- In Captain America: The Winter Soldier, Steve Rogers sets out to discover who has ordered the attacks on both him and Nick Fury. Only one plausible suspect is shown, Alexander Pierce, especially after he makes several vaguely ominous statements like "to build a better world sometimes mean tearing the old one down". Perhaps in awareness of this, the film makes little attempt to disguise Pierce as the culprit and it only takes five minutes after he and Steve meet for him to become a visible antagonist. The only reason that savvy viewers might be surprised is because Robert Redford is not known for playing bad guys.
- During the second half of Star Trek VI: The Undiscovered Country it turns out there's a traitor among the Enterprise crew, but no one knows who it is. Since it's obvious they're not gonna make any of the series regulars have a FaceHeel Turn after three TV seasons and five movies, there is only one major character available. Yeah, you guessed it, it's Valeris. This might have been a more interesting had the character been Saavik from Star Trek II: The Wrath of Khan, who the traitor was written in as a replacement.
- In Throw Momma from the Train, When Owen asks Larry why he thought Owen's mystery story was too obvious, Larry explains that it is a three page story with two characters, one of whom dies on page 2.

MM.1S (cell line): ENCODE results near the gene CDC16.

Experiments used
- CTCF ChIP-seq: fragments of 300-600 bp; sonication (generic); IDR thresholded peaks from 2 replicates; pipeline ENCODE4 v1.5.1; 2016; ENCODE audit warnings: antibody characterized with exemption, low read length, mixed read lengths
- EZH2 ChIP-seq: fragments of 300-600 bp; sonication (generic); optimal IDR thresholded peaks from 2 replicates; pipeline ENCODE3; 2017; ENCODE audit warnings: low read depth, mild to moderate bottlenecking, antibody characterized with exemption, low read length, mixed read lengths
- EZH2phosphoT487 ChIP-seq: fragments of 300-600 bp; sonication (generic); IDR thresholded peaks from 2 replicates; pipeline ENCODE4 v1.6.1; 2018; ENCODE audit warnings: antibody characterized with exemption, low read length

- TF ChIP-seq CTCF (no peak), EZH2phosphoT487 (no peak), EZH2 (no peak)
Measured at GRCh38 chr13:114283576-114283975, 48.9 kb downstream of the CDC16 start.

- When writing the Lord Peter Wimsey book Five Red Herrings, Dorothy L. Sayers said that people had complained that her previous book Strong Poison had only had one possible suspect for the murderer — as had two of her previous books, Unnatural Death and The Documents in the Case. So she wrote Five Red Herrings with the view that if people wanted to play whodunnit rather than howdunnit, she was prepared to indulge them this one time.
- The Scarlet Letter has two major male characters — Hester Prynne's long-lost husband who only recently returned, and the Reverend Arthur Dimmesdale. The reveal of whom she committed adultery with is not terribly shocking.
- Harry Potter: "RAB" is Regulus Black, Sirius' dead brother. He's a fairly obscure character who'd only been mentioned in passing a couple of times prior to the reveal, so it probably would have been hard to figure out... Were it not for the fact that there are no other characters in the series with those initials. Spoiled by the Format was also an issue, as foreign versions of the books that changed the character's name had to change the initials accordingly.
- In Wilkie Collins's "My Lady's Money," Felix Sweetsir—he is the only person with a motive to steal the money.
- In "The Pliable Animal" by Harry Harrison, a prince is murdered on a planet with the strictest possible Thou Shalt Not Kill policy... for everyone but the king, whose duties include performing the occasional Mercy Kill on trapped dangerous predators.
- In the Doctor Who story The Deadly Assassin, the President of the Time Lords is assassinated, and the Doctor framed for the crime. The only suspect who gets any significant amount of screen time is Chancellor Goth, one of the candidates-in-waiting for the Presidency, and he turns out to be the real assassin.